Eventually, cities like Chicago and New Orleans built their own subsidized housing developments for thousands of low-income families. But issues maintaining these large-scale housing programs cropped up — and still trouble public housing authorities across the nation. Many buildings aren't properly maintained, triggering issues like mold growth.

Presently, federal guidelines about tenants' rights and landlords' responsibilities for treating mold do not exist. On the U.S. Department of Housing of and Urban Development website, there is apageabout mold and moisture education. HUD urges residents to try to prevent mold by fixing leaks immediately, avoid carpeting in rooms like the kitchen and bathroom, and to keep their homes as dry and clean as possible. How local housing authorities tackle mold treatment, however, is left up to each city.

Under a federal court settlement struck in December, NYCHA must now repair and address any issues raised by tenants that involve mold or excessive moisture within seven to 15 days, on average. Changes in how the agency addresses these issues is underway now.

In Chicago, it's a different story. Mold issues, says Chicago's housing authority, were not a documented problem of concern in the past. That does not mean the problem did not exist, of course, but that it has not been documented. Still, Chicago Housing Authority spokesman said that the agency has addressed mold contamination since 2000 and that it has been “several years” since the last request for mold inspection.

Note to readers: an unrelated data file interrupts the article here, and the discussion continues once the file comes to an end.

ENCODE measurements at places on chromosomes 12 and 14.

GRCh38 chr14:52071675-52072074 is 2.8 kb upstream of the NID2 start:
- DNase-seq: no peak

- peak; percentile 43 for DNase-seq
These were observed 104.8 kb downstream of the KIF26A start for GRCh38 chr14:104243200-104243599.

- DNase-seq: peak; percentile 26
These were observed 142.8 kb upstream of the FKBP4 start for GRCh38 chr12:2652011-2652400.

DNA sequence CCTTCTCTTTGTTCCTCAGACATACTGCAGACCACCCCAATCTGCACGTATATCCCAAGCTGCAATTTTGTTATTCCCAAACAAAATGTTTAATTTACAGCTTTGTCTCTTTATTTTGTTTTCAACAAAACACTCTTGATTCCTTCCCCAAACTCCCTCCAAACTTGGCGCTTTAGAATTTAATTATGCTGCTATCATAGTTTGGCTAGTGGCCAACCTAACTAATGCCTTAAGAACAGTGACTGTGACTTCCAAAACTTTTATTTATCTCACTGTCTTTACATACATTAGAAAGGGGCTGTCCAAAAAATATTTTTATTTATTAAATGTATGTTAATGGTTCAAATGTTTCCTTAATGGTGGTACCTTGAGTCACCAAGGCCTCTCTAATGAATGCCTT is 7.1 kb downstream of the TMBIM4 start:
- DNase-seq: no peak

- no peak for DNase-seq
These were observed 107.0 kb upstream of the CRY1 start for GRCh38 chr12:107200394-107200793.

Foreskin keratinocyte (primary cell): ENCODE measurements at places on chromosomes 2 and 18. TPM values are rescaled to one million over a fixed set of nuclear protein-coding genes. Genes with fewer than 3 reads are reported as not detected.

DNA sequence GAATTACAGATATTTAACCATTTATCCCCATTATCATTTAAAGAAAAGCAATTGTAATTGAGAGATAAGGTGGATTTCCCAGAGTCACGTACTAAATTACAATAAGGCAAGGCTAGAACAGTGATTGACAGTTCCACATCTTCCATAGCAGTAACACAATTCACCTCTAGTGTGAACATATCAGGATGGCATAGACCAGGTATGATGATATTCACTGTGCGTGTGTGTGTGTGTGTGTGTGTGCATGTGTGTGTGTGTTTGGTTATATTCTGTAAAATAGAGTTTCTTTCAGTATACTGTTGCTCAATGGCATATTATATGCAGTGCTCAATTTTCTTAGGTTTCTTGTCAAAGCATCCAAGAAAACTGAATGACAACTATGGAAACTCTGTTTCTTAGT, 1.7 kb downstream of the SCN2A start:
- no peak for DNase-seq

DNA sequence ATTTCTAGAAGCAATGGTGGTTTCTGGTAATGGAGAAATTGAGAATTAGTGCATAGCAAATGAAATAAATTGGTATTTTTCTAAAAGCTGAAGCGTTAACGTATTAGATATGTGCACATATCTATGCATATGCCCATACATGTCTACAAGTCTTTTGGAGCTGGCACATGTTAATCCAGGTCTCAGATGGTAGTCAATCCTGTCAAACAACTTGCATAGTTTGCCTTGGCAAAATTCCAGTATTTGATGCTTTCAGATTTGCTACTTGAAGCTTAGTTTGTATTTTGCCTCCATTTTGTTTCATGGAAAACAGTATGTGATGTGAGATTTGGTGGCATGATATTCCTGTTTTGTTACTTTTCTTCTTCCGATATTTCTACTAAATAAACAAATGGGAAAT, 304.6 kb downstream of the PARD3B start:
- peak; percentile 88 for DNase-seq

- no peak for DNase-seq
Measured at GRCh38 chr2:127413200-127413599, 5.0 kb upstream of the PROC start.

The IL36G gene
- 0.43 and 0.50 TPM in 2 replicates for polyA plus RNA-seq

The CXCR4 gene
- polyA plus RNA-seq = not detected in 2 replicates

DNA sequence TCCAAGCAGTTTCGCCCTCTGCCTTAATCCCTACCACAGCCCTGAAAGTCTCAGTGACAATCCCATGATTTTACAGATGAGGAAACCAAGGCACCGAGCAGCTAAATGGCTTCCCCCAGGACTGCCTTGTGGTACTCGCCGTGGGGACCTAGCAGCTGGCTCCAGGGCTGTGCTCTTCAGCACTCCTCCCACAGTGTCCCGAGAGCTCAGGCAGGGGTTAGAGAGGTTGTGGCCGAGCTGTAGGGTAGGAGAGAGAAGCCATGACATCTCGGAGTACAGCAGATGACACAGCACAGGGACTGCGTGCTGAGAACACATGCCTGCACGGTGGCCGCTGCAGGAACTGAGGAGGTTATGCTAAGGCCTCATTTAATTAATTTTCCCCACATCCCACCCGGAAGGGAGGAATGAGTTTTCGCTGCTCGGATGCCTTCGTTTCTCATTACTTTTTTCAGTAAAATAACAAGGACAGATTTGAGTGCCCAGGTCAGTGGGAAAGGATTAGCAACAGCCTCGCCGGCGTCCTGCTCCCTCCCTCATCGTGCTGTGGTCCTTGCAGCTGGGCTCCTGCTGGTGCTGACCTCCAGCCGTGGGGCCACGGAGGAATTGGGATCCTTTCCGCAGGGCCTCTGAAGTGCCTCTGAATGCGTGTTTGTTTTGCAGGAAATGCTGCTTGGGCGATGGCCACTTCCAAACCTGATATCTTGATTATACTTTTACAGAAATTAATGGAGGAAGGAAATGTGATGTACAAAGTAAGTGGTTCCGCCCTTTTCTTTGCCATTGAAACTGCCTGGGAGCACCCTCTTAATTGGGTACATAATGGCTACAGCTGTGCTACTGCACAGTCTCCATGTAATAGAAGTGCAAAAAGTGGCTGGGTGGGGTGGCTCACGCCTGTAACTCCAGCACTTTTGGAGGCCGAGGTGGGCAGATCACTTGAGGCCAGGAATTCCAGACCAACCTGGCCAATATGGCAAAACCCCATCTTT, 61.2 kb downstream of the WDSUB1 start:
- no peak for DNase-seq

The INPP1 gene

Still, Chicago's Plan for Transformation has not been trouble-free.

The demolition of the infamous Cabrini-Green development, in particular, was controversial. When the Plan for Transformation project began, it forced close to 200 families to be relocated in apartment buildings that were considered just as dangerous as Cabrini-Green or to ones located outside of the city.

Some of NYCHA's buildings are even older than those demolished in Chicago or New Orleans.

But, even with mold and other issues, NYCHA remains independently run and has never been taken over by HUD — unlike Chicago's and New Orleans' public housing systems, which have come under federal control at different points. Chicago's housing authority is once again independent while New Orlean's agency remains under HUD supervision.

“NYCHA has a pretty good reputation nationally, I know locally they face some contention with activists and local residents,” said Edward Goetz, co-director of University Metropolitan Consortium at the University of Minnesota. “But they are the best across the country.”

And at least for the forseable future, NYCHA, as it says on its web site, has no plans to ever demolish its buildings or displace any families.

Menaced by Mold is a product of the NYCity News Service at the CUNY Graduate School of Journalism.

Content, Copyright © 2014, CUNY Graduate School of Journalism

Skeleton, Copyright © 2011, Dave Gamache

Skrollr, Copyright © 2014, Alexander Prinzhorn